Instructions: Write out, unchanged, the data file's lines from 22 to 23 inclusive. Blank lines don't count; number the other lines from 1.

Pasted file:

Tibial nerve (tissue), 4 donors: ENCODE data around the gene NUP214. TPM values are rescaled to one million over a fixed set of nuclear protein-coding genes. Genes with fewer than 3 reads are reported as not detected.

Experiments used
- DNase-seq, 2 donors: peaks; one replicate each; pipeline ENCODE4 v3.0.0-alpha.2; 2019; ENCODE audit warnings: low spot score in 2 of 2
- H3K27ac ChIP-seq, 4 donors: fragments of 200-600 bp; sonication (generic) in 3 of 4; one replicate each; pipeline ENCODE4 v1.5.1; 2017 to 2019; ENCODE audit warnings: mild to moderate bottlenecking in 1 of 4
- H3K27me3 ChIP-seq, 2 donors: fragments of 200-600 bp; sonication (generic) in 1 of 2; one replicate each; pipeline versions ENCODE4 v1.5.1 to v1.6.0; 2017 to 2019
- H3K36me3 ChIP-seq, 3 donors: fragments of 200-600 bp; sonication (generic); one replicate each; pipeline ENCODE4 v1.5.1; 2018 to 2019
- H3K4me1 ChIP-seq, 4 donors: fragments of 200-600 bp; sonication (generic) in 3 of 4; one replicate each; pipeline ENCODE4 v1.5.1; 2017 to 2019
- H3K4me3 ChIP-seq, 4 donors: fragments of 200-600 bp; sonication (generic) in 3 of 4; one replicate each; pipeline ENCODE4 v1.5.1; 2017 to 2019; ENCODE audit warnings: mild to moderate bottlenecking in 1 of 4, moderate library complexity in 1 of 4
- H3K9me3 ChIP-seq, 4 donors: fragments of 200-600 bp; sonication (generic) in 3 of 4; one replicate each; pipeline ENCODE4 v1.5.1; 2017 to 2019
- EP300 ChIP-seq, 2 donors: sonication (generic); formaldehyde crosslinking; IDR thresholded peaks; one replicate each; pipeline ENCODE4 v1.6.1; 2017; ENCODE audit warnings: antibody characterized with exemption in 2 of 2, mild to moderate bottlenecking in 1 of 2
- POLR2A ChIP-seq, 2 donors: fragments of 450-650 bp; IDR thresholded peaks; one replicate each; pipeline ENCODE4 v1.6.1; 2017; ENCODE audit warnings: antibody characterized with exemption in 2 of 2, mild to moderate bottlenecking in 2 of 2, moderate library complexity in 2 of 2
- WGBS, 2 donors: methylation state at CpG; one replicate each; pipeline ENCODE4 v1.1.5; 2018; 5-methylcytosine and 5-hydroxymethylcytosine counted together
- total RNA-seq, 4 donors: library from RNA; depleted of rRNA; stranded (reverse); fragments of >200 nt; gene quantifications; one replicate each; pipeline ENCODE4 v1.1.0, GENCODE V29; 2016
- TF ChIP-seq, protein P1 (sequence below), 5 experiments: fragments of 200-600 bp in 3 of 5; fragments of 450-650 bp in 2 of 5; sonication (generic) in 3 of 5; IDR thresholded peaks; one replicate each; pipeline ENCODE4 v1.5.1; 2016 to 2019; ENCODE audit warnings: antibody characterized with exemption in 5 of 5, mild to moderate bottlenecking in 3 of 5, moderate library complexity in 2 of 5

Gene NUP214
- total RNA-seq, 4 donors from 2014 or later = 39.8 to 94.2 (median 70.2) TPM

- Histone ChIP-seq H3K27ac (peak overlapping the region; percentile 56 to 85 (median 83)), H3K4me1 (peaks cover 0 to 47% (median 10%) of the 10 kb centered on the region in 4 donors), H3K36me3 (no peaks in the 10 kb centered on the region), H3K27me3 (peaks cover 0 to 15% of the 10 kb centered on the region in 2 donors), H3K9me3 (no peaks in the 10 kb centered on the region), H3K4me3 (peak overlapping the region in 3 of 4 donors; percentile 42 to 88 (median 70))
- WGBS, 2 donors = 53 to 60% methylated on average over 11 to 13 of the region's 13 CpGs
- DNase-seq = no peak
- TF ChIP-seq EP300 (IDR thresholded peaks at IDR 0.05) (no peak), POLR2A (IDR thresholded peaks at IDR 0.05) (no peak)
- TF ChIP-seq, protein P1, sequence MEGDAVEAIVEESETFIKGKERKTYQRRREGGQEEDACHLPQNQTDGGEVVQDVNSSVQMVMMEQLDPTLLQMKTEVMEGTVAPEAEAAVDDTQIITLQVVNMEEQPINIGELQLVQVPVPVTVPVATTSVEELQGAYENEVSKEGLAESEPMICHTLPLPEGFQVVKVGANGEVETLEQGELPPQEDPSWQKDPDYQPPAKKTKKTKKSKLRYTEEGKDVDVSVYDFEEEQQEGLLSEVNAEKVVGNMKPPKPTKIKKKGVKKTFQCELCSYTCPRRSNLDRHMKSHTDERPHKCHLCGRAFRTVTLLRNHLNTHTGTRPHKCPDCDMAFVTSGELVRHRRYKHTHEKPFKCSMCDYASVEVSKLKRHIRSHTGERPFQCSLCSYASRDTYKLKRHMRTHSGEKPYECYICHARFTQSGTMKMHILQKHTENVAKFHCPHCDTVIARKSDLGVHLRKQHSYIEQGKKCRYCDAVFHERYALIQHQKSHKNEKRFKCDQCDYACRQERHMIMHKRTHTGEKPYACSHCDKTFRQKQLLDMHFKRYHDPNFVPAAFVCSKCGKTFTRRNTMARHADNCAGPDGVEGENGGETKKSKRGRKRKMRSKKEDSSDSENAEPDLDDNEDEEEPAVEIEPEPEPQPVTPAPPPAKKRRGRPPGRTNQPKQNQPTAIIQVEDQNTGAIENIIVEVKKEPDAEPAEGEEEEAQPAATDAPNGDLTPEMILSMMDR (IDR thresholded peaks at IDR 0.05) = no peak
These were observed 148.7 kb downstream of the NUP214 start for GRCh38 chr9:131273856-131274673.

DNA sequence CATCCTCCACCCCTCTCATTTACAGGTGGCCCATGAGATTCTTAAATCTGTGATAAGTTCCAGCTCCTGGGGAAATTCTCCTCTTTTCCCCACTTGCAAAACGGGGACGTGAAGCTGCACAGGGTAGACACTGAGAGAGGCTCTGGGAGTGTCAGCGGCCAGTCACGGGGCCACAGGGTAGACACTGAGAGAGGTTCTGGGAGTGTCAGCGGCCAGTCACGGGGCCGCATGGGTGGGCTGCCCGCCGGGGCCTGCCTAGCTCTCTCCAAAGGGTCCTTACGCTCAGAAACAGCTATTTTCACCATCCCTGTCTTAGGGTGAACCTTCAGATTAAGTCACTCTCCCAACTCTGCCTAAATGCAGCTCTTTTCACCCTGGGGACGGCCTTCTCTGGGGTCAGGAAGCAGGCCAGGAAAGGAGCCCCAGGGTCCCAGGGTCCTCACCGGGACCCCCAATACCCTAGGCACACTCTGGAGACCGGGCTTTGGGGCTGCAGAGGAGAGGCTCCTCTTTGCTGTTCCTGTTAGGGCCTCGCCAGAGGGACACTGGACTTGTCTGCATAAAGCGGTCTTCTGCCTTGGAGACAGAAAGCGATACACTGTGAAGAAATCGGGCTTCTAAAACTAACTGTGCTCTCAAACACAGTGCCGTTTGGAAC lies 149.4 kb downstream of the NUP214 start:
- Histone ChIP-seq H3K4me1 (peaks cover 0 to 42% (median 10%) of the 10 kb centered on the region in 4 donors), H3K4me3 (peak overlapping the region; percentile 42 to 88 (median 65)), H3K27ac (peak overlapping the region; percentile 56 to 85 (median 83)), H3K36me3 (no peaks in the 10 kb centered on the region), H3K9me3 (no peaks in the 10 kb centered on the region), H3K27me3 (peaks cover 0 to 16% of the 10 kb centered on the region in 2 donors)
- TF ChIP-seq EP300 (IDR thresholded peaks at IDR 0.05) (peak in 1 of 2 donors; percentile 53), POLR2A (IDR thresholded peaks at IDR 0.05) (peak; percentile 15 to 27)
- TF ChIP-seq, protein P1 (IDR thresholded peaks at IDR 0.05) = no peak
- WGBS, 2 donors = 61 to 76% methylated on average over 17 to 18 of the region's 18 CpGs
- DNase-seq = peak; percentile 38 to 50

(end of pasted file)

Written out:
These were observed 148.7 kb downstream of the NUP214 start for GRCh38 chr9:131273856-131274673.

DNA sequence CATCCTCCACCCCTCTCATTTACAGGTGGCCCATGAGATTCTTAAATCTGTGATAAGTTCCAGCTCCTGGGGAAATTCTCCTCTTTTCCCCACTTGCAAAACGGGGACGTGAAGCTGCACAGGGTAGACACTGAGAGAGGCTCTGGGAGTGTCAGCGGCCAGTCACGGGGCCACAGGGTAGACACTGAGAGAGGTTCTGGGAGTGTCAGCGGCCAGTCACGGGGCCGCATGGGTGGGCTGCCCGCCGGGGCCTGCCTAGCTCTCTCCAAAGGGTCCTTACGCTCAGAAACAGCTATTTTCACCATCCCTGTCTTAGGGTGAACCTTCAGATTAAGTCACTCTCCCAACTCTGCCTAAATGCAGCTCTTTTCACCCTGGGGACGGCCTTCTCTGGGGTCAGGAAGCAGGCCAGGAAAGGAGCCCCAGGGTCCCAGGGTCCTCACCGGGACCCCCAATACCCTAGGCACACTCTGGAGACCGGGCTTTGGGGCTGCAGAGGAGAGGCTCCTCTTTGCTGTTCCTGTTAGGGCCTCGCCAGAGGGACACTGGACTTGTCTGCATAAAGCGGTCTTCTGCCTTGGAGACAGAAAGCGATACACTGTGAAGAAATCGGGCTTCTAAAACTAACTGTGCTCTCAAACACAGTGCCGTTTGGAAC lies 149.4 kb downstream of the NUP214 start: